Fungus Gnats on Amaryllis – Getting Rid of Larvae, Eggs & Flies

Flying bugs like fungus gnats can make an appearance in or around your amaryllis plants for several reasons although most tend to do with the soil and how well you maintain it. Here are the steps for quickly getting rid of the tiny flies before the infestation becomes an even bigger problem.

Over-watering your amaryllis plants

Over-watering tends to be the main culprit for the development of fungus gnat infestations on amaryllis plants. Fungus gnats and other similar flying bugs love moisture and dampness. amaryllis plants don’t require excessive moisture to thrive. You are overwatering your plant if the soil remains super soggy and develops tiny puddles of water. The simplest solution to getting rid of fungus gnats on amaryllis plants is to reduce the amount of watering. You only need to water the plant when the top layer of the soil looks dry.

If you are using self-watering pots or automated plant watering systems, you may want to re-configure the frequency of watering the device is set to. These devices add a lot of convenience but can introduce fungus gnat problems as they are designed to keep the soil damp at all time.

Gnats thrive in poor-quality soil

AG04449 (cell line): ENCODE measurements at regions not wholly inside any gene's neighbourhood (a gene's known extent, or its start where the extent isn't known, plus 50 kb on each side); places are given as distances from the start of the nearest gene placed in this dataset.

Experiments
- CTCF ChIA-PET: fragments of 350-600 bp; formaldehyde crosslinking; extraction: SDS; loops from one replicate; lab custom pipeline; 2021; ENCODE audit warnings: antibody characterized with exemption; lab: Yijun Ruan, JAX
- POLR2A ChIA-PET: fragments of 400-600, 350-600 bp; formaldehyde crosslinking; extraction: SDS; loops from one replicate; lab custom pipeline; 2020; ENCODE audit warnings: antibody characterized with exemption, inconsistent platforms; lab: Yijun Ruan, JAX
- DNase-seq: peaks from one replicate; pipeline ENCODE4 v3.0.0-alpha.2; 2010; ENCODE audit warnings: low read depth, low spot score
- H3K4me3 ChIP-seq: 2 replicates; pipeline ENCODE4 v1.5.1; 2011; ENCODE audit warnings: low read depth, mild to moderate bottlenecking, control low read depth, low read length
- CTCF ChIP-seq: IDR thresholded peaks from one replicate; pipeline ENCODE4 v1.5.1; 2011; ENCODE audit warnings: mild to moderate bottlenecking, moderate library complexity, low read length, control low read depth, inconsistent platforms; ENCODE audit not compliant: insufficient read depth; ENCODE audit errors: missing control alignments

Fungus gnats will also appear around amaryllis plants if the soil quality is poor. You might have brought in amaryllis plants that have been potted in gnat-infested soil. The existing soil may also not be draining well and this adds to the problem we highlighted on over-watering. If you suspect that the soil is the problem then you will need to repot the amaryllis plants in high-quality potting mix that drains well and is free of pests.

Using yellow sticky traps

Placing a few yellow sticky traps around the amaryllis plants may help get rid of adult fungus gnats but they won’t resolve the originating cause of the bug infestation. To completely get rid of the flies around the amaryllis plants, you need to also eradicate the larvae and eggs in the infested soil.

Repotting, however, isn’t an easy step as household plants like amaryllis plants can be quite sensitive to a change in environment and may end up going through transplant shock. Instead of repotting, one alternative method to consider is using mosquito bits. Let it soak in the water used for the amaryllis plants. We would suggest letting the mosquito bits or dunks soak for at least 24 hours in order for this method to be effective.


  • Blooming Flowers:

    I recently had some lovely blooming flowers from my amaryllis plant but along came with some fungus gnats 🙁

    I feel like changing my watering schedule might affect the flowers. Any tips without harming what is a sensitive plant?

  • Janey:

    I am in fungus gnat hell. Swarms of black flies around my amaryllis. Any tips on re-potting my plant without causing too much harm to it? There’s a bit of a root ball situation going on as well.

  • Lisa:

    OMG. The mosquito bits method worked. I would suggest everyone to give it a go if you are having severe gnat problems like I did.

  • Red Petal:

    I admitted defeat and threw away my amaryllis plant,, only to find that the gnat problem was coming from a different houseplant XD

  • John:

    I have several plants at home with the amaryllis being one of them. Any way to check that the fungus gnat is coming from the amaryllis and not from another plant?

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